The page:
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A Transformative Journey: Reflections on Edinburgh Arts ’73 and Its Lasting Impact


In 1973 I arrived in Edinburgh as a young art student participating in renowned Scottish artist, gallerist and impresario Richard Demarco’s Edinburgh Arts ’73.

It was a 7-week immersive experience, with young artists and incredible exhibitions, performances, expeditions, and comraderie. Joseph Beuys, Taddeus Kantor, Patrick Reyntiens, and many other powerful artists delivered lectures and opened up the world of art-making for a new generation. It was a transformative experience to say the least, and Edinburgh as the seemingly magical host city was firmly embedded in my psyche. I have returned quite a few times since then, but now have actually set up a studio/residence in New Town.

I met many people, but it was Edith, the daughter of Patrick Reyntiens, also a participant, who told me about her parent’s arts centre Burleighfield House, a place where I went on to study and work for two years. Reyntiens, an illustrious British stained glass artist, and his wife, the painter Anne Bruce, took in international students. The kind of rich immersion in art and cultural knowledge I had experienced at Edinburgh Arts continued to influence me.

But my interest in Edinburgh and Scotland have other pathways as well…As an artist working with architectural glass, I was interested in more than making stained glass pictures – the international glass world was moving towards understanding how glass art could be transformative to architectural space in many different ways. Wanting to work with the entire spatial setting led me into architecture, and I entered architecture school, graduating in 1985 from UCLA, with a Master’s Degree in Architecture. I studied there with Charles Jencks, Charles Moore, Frank Israel, Robert Mangurian, and many other brilliant architects.

During those studies, Edinburgh’s New Town was of course part of the international history of architecture – an amazing feat of city-building – and I knew it well from first-hand experience. Something about it felt like it was in my bones.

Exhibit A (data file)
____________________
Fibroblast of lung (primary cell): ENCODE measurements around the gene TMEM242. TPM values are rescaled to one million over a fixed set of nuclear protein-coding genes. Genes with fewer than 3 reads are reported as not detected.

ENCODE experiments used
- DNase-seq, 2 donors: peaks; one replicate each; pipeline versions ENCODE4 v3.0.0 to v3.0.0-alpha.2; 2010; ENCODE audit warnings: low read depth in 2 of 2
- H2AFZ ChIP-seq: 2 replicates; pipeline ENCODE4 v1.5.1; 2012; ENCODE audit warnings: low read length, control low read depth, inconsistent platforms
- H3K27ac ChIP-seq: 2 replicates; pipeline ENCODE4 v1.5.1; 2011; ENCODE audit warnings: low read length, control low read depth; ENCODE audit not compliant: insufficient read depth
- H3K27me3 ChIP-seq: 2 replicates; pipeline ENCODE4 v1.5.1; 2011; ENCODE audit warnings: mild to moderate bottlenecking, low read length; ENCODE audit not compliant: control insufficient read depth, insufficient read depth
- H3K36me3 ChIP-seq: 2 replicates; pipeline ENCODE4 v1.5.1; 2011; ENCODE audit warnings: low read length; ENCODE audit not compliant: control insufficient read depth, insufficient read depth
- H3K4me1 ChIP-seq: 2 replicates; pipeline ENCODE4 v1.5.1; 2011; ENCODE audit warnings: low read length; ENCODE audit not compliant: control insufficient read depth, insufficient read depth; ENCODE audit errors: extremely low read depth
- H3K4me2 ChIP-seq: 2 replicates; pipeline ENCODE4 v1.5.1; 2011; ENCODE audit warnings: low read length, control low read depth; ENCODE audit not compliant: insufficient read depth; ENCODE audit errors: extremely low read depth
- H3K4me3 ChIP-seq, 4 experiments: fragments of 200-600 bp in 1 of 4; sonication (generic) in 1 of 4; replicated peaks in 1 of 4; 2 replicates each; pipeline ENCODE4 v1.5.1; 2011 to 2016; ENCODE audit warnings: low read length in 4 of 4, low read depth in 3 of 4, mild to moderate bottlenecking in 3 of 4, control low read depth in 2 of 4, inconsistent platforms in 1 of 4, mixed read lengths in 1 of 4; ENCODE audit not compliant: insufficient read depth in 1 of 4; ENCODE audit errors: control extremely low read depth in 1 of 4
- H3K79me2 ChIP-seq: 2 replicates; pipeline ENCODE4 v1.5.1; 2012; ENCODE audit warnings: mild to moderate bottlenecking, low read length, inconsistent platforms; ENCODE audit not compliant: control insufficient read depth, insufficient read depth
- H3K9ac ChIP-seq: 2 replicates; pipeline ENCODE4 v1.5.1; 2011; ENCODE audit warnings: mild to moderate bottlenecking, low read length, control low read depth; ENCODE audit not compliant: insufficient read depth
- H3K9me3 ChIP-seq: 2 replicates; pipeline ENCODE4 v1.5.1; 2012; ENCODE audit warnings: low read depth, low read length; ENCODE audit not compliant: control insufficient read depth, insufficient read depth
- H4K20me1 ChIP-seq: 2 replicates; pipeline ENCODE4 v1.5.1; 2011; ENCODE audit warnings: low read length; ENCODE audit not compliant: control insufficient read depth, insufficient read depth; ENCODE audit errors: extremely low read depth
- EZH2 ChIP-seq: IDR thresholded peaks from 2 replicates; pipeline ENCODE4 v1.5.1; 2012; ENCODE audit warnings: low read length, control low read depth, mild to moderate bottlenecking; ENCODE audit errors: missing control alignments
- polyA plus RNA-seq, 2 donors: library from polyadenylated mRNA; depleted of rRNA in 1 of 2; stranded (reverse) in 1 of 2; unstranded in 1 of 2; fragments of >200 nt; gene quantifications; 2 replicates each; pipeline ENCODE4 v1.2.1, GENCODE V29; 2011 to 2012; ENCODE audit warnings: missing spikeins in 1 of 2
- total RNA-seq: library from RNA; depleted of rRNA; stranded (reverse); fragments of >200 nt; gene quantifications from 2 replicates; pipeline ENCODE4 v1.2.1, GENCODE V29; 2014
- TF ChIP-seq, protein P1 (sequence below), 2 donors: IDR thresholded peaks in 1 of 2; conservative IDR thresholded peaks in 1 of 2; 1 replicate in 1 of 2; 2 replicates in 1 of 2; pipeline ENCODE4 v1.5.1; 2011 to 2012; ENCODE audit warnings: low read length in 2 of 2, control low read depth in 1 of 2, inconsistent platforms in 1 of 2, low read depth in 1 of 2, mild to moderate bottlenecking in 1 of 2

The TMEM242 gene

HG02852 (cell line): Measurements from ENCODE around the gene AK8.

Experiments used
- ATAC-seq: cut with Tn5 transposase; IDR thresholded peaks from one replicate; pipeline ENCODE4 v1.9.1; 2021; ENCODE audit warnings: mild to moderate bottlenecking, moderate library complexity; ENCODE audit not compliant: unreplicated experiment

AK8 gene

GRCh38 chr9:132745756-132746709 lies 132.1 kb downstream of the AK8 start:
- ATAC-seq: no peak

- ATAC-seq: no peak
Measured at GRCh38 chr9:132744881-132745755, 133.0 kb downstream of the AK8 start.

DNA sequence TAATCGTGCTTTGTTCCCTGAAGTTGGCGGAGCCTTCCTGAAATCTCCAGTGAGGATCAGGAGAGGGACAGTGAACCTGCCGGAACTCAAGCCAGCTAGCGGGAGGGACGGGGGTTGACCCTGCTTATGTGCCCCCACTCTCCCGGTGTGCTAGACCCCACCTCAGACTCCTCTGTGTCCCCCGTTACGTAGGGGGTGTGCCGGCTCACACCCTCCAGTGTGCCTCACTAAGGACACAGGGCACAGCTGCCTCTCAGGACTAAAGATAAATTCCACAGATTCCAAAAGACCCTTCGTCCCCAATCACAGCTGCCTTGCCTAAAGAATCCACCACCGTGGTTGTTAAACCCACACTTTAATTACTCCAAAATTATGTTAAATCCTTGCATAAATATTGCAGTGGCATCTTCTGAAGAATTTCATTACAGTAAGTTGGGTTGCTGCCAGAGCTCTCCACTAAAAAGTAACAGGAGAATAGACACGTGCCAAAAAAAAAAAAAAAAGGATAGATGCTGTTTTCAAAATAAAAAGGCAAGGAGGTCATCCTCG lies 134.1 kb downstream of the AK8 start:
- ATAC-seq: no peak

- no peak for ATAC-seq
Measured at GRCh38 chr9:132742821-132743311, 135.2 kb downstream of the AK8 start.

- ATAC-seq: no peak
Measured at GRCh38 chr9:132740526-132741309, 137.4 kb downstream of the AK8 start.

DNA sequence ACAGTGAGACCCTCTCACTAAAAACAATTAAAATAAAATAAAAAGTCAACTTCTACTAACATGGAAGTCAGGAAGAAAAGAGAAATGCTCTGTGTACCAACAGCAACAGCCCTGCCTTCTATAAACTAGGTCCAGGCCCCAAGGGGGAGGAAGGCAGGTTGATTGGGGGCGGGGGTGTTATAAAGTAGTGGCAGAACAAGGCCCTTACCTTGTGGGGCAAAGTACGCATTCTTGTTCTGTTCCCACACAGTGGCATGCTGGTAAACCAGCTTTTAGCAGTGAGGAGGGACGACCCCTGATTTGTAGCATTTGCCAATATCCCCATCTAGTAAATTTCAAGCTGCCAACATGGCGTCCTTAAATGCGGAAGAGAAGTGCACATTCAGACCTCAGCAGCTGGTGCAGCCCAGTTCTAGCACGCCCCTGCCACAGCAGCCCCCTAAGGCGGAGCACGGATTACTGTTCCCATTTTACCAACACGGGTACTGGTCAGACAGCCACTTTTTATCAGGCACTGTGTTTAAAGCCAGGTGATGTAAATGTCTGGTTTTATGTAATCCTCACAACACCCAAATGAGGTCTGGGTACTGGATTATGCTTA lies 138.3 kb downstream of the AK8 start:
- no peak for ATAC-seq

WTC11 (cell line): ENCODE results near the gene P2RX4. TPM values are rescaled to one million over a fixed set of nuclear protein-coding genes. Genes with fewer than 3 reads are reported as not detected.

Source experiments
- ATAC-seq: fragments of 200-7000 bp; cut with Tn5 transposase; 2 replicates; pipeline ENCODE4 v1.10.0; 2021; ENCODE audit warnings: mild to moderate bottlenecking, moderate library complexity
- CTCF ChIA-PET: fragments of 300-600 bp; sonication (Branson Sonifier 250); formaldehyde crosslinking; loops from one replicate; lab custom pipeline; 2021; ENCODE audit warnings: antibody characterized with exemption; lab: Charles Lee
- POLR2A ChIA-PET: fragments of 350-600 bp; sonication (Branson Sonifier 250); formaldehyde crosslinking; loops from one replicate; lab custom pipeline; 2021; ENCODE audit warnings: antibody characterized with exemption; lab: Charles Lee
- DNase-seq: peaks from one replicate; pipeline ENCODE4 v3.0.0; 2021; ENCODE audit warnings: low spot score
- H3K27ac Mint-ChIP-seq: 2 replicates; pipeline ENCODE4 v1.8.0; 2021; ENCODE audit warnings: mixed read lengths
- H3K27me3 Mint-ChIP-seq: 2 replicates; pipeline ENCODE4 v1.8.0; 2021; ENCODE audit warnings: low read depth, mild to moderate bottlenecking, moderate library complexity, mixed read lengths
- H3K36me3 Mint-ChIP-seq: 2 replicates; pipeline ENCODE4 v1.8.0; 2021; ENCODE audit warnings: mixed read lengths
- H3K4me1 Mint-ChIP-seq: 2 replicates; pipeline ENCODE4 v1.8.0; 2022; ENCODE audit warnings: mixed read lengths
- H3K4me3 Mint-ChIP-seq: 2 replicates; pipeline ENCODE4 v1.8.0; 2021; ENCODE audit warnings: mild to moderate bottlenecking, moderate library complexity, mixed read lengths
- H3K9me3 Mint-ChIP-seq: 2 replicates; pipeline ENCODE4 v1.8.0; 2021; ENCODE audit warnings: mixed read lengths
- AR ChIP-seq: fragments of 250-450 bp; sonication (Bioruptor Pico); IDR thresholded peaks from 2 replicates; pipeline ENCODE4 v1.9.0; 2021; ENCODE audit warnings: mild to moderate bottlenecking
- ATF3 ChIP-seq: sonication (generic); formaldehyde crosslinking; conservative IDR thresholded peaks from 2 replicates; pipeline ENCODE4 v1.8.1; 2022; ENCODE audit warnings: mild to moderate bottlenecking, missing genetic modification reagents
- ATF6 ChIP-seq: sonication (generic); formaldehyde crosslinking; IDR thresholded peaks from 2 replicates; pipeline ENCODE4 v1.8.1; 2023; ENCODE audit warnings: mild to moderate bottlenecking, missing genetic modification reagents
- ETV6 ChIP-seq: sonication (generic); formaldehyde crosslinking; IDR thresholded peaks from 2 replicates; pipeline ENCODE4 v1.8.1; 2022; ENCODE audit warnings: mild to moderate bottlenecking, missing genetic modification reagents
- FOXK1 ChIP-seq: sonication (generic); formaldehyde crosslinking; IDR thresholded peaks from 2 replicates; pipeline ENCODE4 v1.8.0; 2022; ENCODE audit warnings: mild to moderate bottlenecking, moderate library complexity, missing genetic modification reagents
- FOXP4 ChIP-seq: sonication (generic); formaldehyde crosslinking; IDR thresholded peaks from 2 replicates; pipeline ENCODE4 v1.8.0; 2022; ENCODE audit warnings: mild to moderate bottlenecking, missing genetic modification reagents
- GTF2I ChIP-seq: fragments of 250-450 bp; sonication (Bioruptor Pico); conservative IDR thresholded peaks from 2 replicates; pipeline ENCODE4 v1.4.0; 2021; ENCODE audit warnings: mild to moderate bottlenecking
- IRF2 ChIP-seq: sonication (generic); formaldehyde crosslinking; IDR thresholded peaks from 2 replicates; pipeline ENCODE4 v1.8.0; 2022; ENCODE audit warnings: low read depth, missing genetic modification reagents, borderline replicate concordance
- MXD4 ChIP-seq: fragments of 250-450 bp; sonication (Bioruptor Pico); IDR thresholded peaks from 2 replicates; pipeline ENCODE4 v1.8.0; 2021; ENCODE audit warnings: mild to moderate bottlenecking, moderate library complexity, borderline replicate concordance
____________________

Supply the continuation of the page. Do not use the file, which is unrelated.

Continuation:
Indeed, Scotland is in my bones. My name Stuart McKinlay Reid is an indication of that. I have photos that my mother and aunt brought back from a trip to Scotland, of the ‘Anie’ – the ‘McKinlay ancestral home’, a listed building…I haven’t visited yet, but its’ on the agenda for this summer. My people moved across the ocean to Canada during the clearances, and I am 6th generation Canadian. But my roots in Scotland remain… I feel strongly connected to the land and the sky here, and I deeply feel the beauty, strength and aliveness of Edinburgh when I am walking amidst its rich architectural environment. It is one of the cities of the world that I admire the most, and the UNESCO preservation of New Town is important and I’m pleased to participate in honouring this important architectural heritage.

I am opening my new studio/flat in New Town, which I have been refurbishing for over a year, during the inaugural New Town Art Month – I am delighted to find myself in the midst of so many art galleries and art and design studios…For me, this is a special ‘rite of return’, as an artist, an architectural designer, a Canadian/Scot. I am exhibiting over 40 works in five rooms, which will be open to the public June 7, 6-8 pm during the NewTown Art Walk, and between June 8 and 11 from 1-5 pm. I’m also giving an artist’s talk at the studio on Saturday June 10th, at 2 pm. This is my 50 year anniversary of arriving in Edinburgh, and celebrates my relationship with this city and its cultural aliveness and heritage.

Stuart Reid

@stuartmckreid (Instagram, Twitter)    https://www.facebook.com/stuart.reid.75457     https://www.linkedin.com/in/stuart-reid-1b681a40/

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